Heredity

Heredity2015-07-29T08:10:08+10:00

An athlete’s heredity characteristics are those genetically inherited from their parents, including gender, race, muscle type and somatotype (body type).

Gender is heredity and affects levels of hormones, particularly testosterone, responsible for muscle growth and development. As such, males tend to be more muscular, stronger and more powerful than females. This difference has caused the labelling of some sports as “male” or “female”, though these labels are not justified. Gender tends to have little affect on competition as sports are normally gender specific, but it does affect performance, with males performing better in sports requiring speed, power and strength such as swimming and rugby league.

Race is also heredity and particular races can have specific genes that make them more suited to particular sports. Often dark ethnic groups have higher percentages of fast twitch muscle fibres and are taller than other lighter races (though this is not always the case). An example of this is the domination of dark people in the 100m finals, and basketball. Though obviously darker ethnic groups can also be suited to other sports such as long distance running. In comparison, white Caucasian ethnic groups tend to be more suited for sports such as, swimming and hockey. Though this can also be a product of social upbringing, like South America and soccer.

Muscle type is heredity and cannot be changed. The relative balance or percentage of each type of muscle fibre will suit athletes to particular sports. Athletes with high levels of type II, fast twitch fibres are more suited to fast, powerful sports, such as: 100m sprint, rugby league or shot-put. Athletes with high levels of type I, slow twitch fibres on the other hand, are more suited to longer more enduring sports, such as: marathon running or cross-country skiing. There are other sports that require a balance of both and suit athletes who have a good number of both types of fibres, these include: soccer and Australian Rules Football.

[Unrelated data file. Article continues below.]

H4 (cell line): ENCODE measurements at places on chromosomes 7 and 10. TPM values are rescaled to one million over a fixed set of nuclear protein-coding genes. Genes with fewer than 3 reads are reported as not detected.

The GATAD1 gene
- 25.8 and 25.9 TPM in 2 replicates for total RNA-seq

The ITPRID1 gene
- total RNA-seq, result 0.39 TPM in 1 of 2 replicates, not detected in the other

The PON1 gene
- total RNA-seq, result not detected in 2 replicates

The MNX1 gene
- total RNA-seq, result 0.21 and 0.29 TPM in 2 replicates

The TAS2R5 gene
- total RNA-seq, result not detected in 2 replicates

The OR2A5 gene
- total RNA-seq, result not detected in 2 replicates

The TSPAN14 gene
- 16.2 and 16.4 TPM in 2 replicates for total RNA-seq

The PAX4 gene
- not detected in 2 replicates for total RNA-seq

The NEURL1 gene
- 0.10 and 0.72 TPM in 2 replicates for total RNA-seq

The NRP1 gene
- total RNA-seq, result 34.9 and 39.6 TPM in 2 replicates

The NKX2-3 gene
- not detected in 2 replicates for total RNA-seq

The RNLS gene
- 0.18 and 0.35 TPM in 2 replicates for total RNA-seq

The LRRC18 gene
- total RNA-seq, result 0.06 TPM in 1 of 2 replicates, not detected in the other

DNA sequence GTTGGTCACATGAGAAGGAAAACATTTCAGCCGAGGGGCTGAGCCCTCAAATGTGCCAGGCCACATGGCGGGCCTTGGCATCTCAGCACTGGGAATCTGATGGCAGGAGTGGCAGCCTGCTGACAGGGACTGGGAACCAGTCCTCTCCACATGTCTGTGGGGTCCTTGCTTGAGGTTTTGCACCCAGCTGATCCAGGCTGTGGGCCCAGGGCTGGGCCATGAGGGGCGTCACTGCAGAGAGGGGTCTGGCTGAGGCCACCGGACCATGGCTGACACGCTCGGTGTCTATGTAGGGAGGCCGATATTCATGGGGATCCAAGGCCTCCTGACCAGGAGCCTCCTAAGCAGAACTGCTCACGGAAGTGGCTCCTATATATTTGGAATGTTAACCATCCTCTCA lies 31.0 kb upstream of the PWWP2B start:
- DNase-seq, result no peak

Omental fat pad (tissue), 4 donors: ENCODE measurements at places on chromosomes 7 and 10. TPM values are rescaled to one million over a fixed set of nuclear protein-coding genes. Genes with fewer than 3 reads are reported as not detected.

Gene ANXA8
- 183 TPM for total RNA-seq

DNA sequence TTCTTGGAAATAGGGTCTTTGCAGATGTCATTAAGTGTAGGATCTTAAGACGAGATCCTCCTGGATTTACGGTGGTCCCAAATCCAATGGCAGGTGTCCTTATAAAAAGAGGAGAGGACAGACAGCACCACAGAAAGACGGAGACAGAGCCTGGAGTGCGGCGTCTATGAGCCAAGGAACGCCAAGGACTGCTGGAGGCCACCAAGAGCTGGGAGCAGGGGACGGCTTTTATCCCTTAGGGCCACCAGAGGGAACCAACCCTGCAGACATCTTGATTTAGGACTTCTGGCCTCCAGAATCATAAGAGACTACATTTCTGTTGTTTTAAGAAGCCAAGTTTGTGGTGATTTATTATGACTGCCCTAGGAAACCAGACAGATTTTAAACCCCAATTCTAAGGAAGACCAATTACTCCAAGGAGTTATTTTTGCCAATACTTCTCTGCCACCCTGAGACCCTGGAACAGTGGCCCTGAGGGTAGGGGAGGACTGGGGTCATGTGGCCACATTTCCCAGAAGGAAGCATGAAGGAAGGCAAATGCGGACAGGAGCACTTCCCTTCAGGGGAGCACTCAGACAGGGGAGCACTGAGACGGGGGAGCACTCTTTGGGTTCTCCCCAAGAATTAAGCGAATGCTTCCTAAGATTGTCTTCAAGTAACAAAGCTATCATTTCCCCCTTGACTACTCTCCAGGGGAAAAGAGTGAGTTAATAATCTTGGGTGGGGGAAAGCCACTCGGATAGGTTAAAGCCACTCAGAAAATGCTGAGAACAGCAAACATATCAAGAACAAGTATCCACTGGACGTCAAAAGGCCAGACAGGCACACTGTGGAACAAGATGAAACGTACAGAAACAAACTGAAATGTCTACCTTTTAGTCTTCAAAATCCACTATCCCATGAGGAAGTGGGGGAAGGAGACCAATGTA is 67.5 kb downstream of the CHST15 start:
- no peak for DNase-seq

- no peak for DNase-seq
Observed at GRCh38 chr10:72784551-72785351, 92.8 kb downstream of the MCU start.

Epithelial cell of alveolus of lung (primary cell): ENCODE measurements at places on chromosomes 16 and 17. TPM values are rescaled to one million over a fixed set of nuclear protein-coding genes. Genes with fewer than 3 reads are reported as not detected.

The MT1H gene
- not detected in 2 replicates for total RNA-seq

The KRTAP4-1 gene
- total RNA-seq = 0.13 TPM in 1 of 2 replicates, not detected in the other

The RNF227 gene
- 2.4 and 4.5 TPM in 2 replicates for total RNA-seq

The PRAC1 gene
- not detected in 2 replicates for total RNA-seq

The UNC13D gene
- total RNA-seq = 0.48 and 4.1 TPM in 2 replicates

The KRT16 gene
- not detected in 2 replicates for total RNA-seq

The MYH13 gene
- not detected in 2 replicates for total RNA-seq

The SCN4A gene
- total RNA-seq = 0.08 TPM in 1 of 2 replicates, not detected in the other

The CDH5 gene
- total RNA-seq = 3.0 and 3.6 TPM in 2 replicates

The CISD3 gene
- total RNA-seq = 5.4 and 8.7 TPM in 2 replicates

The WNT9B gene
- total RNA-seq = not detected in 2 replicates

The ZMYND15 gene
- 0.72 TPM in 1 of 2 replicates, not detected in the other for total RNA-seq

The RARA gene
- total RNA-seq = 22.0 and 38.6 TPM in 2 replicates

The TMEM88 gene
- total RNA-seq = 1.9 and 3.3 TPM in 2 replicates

Similarly somatotype can help determine an athlete’s suitability for particular sports. Endomorphs, carry more weight and tend to hold the weight lower have advantages in sports such as rugby union or blocking in American Football. Mesomorphs tend to be very muscular and have low body fat and are best suited to sports such as Australian Rules Football, bodybuilding and rowing. Ectomorphs are skinny and are best suited for sports such as long distance running, high-jump and horse racing. Differences in height will also affect which sports the athlete is best suited to. Tall athletes tend to suit sports such as netball, basketball or volleyball, while shorter athletes are more suited for horse racing, gymnastics, and bike riding.

People can acquire skills quickly and perform them well, while not being suited for the sport, such as a short high-jumper who performs the skill well, but does not jump as high as a taller person, more suited to the sport.